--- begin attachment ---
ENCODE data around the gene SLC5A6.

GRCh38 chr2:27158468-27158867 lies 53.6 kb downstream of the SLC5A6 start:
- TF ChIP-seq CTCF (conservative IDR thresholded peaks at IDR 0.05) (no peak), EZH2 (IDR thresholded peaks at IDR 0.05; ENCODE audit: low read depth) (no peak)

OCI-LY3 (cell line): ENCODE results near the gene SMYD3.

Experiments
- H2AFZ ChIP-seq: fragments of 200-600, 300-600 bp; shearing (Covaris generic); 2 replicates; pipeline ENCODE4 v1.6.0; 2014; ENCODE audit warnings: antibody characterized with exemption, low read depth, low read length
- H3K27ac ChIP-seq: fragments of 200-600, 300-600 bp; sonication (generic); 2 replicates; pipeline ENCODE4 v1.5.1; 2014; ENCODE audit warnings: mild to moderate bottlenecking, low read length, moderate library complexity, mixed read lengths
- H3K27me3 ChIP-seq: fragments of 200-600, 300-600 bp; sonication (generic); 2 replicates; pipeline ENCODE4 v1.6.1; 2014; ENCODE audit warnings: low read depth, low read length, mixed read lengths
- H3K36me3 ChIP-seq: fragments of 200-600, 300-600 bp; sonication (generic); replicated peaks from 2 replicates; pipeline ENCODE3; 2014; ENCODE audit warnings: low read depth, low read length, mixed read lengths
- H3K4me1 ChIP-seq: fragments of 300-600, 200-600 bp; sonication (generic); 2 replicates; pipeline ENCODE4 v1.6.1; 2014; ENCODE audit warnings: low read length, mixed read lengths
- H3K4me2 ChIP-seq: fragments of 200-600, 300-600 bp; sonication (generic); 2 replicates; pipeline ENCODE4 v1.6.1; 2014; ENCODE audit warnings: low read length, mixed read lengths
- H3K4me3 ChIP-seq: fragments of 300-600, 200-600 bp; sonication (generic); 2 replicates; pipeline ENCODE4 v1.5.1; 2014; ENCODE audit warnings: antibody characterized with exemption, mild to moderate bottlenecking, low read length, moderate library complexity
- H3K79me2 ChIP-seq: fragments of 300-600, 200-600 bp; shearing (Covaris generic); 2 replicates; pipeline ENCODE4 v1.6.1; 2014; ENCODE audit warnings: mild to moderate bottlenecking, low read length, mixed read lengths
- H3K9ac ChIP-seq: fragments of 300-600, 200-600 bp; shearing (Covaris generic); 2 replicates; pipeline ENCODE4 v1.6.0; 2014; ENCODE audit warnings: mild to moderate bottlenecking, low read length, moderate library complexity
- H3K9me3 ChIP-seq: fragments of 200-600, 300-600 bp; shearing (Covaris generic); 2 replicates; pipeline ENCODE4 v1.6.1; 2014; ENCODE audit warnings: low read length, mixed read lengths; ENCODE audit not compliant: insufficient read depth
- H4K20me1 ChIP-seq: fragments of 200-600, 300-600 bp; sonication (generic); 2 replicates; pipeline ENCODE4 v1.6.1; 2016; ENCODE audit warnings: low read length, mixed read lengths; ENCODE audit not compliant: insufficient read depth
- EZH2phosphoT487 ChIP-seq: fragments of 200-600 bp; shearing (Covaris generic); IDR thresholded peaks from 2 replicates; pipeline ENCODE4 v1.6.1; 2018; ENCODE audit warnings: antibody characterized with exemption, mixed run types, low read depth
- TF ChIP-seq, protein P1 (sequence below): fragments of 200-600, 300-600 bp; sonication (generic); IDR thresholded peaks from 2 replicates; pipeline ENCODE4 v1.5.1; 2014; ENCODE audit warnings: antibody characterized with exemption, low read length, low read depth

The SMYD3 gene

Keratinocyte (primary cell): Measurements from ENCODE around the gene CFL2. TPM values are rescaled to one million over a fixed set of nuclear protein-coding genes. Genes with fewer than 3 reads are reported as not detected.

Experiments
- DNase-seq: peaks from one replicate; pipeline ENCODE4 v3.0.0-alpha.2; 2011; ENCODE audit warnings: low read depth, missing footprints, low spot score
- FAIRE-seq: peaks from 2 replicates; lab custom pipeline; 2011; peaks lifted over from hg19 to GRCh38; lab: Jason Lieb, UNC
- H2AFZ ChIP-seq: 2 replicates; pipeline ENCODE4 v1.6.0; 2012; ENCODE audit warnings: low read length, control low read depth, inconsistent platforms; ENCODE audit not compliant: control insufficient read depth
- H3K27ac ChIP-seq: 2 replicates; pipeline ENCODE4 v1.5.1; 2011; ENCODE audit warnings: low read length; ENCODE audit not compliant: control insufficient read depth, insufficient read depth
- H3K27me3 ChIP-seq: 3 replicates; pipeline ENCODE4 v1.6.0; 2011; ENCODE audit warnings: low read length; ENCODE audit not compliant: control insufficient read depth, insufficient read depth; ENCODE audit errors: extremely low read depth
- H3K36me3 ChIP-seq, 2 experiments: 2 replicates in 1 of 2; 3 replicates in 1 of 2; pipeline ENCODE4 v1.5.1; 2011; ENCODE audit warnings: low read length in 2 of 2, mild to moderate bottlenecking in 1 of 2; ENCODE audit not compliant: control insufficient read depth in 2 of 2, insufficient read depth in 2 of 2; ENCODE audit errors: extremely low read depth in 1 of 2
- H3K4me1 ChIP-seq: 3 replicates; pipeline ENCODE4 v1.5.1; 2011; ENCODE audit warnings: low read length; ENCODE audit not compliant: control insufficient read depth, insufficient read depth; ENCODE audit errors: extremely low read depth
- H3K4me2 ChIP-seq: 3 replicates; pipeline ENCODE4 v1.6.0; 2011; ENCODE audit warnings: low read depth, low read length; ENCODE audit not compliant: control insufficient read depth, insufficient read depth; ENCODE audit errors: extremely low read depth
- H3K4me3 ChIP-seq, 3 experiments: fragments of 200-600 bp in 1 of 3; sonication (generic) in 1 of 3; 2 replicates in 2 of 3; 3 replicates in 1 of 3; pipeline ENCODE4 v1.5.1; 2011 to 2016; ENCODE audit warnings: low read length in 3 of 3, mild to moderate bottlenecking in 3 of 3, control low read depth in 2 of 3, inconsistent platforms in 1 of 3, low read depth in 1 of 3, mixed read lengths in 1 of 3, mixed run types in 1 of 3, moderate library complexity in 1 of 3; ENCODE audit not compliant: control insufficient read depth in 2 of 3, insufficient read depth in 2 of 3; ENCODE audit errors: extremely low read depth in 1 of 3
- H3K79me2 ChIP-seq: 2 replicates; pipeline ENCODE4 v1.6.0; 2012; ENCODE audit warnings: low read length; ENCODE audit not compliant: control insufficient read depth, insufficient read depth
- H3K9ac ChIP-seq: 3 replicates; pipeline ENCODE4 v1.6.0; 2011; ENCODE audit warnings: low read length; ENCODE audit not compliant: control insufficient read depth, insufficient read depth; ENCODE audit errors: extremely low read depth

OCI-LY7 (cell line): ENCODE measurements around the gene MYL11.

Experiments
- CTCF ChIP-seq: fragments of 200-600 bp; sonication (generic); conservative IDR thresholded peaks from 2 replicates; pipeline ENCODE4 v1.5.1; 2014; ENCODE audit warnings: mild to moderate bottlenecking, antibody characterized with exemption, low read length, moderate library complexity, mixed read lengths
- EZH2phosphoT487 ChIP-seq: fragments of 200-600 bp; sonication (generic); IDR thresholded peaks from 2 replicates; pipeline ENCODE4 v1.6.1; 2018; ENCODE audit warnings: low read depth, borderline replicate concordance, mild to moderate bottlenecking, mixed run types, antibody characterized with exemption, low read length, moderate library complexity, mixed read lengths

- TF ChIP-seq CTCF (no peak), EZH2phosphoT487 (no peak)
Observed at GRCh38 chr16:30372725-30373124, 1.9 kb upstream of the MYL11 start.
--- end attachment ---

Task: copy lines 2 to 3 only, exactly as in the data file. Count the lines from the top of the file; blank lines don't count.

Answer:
GRCh38 chr2:27158468-27158867 lies 53.6 kb downstream of the SLC5A6 start:
- TF ChIP-seq CTCF (conservative IDR thresholded peaks at IDR 0.05) (no peak), EZH2 (IDR thresholded peaks at IDR 0.05; ENCODE audit: low read depth) (no peak)